Lung Cancer |

Leukemic Pulmonary Infiltrates as a Cause of Acute Respiratory Failure FREE TO VIEW

Khalid Sherani, MD; Sidhertha Podder, MBBS; Aashir Shah, MBBS; Abhay Vakil, MBBS; Kelly Cervellione, MPH; Mahendra Patel, MD
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Jamaica Hospital Medical Center, Jamaica, NY

Chest. 2015;148(4_MeetingAbstracts):531A. doi:10.1378/chest.2250948
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SESSION TITLE: Lung Cancer Case Report Posters II

SESSION TYPE: Affiliate Case Report Poster

PRESENTED ON: Tuesday, October 27, 2015 at 01:30 PM - 02:30 PM

INTRODUCTION: Pulmonary complications are known to be one of the major causes of death in leukemic patients. Pulmonary infections account for most of these complications while symptomatic leukemic involvement of the lung is rarely seen. We present case of a 63-year-old female presenting with gingival bleeding and shortness of breath. Imaging studies showed bilateral diffuse ground glass infiltrates. Hematologic workup revealed acute monocytic leukemia. Histopathologic examination of lung tissue obtained via open lung biopsy revealed diffuse interstitial and perivascular infiltration of blast cells in the lung tissue suggestive of leukemic pulmonary infiltration as cause of his respiratory failure.

CASE PRESENTATION: A 63-year-old female with no significant medical history presented with sudden onset shortness of breath, gingival swelling and bleeding. She also complained of malaise and 25 pounds weight loss over the last 3 months. She was tachypneic, tachycardic and hypoxic requiring intubation. Examination revealed diffuse bilateral crepitations. Laboratory studies are shown in table 1. Imaging studies revealed diffuse ground glass opacities (Fig.1a). Bronchoscopy with lavage failed to show alveolar haemorrhage or infection as cause of her respiratory failure. Her respiratory status continued to deteriorate on antibiotic and anti-leukemic therapy, inspite of decreasing leukocyte count. An open lung biopsy was performed showing diffuse interstitial and perivascular infiltration of blast cells in the lung tissue suggestive of leukemic pulmonary infiltration (Fig.1b). Her respiratory status continued to deteriorate with improving leukocyte counts ultimately leading to death.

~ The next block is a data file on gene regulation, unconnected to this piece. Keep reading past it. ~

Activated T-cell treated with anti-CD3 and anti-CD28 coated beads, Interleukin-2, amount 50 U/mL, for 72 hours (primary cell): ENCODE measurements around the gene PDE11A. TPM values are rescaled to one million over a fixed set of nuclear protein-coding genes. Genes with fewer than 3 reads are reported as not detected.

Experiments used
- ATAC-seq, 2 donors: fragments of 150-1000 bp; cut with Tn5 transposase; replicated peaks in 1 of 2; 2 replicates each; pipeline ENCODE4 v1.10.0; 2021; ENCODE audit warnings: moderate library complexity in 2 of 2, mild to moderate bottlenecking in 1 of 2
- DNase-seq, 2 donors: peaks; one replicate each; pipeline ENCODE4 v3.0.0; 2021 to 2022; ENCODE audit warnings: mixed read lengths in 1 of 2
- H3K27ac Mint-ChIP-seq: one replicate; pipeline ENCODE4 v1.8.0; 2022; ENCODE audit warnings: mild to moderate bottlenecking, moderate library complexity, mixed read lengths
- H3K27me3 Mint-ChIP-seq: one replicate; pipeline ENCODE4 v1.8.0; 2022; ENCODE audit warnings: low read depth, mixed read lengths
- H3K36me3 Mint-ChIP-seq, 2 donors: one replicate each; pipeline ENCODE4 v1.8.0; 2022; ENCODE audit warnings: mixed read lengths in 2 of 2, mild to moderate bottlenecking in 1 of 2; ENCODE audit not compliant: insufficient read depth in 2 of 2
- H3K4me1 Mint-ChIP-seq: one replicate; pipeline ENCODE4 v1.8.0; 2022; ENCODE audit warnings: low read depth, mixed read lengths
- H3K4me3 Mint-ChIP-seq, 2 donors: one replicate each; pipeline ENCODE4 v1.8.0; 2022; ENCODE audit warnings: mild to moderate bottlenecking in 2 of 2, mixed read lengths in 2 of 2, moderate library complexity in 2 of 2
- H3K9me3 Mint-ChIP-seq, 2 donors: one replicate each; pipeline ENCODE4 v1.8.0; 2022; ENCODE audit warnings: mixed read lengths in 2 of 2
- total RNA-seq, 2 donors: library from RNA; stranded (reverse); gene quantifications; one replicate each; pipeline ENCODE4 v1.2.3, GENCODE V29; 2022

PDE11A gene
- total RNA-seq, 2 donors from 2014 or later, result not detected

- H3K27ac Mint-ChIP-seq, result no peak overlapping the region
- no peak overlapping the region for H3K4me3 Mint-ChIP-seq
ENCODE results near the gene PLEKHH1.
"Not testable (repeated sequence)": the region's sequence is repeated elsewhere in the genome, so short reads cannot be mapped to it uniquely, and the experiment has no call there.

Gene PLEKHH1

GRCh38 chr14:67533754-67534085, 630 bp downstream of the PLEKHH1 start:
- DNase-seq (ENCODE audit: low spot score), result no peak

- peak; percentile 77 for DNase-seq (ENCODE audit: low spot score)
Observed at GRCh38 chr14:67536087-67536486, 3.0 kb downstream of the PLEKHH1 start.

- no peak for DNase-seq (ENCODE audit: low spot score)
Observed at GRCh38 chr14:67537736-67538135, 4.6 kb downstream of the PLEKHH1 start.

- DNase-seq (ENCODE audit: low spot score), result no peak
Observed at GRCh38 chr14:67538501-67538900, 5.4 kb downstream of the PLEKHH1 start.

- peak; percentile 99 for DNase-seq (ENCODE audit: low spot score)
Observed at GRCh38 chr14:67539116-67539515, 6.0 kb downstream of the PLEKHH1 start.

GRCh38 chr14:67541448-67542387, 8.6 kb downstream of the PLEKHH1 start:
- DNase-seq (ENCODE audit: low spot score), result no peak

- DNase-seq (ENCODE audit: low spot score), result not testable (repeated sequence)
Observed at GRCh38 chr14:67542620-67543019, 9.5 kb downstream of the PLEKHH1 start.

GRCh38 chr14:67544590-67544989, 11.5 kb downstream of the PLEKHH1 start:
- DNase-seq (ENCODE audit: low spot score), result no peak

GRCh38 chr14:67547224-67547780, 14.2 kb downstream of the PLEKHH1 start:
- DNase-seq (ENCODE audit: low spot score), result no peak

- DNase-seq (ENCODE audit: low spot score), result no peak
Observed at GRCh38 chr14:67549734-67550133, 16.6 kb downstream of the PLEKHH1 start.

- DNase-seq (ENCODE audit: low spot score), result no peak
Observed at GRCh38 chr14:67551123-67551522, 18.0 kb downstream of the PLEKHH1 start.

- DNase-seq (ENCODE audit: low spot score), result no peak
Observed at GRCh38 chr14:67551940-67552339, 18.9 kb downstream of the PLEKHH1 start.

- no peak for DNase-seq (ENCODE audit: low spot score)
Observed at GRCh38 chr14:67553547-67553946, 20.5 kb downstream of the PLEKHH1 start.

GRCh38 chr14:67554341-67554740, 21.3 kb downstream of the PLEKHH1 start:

DISCUSSION: Diagnosis of pulmonary leukemic infiltration is established with cytologic or pathologic findings after exclusion of other common causes. It has a very nonspecific and variable radiographic appearance. Patients can experience worsening respiratory status after initial chemotherapy due to acute lysis of leukemic cells that cause worsening pulmonary inflammation. Such patients have extremely poor prognosis and pre-induction leukapheresis might be helpful.

CONCLUSIONS: Pulmonary leukemic infiltration should be considered in all the patients with leukemia having an abnormal chest radiograph and negative cultures; especially in the presence of high or rapidly increasing blast counts.

Reference #1: Wu YK, Huang YC, Huang SF et al. Acute respiratory distress syndrome caused by leukemic infiltration of the lung. J Formosan Med Assoc. 2008 May;107(5):419-23.

DISCLOSURE: The following authors have nothing to disclose: Khalid Sherani, Sidhertha Podder, Aashir Shah, Abhay Vakil, Kelly Cervellione, Mahendra Patel

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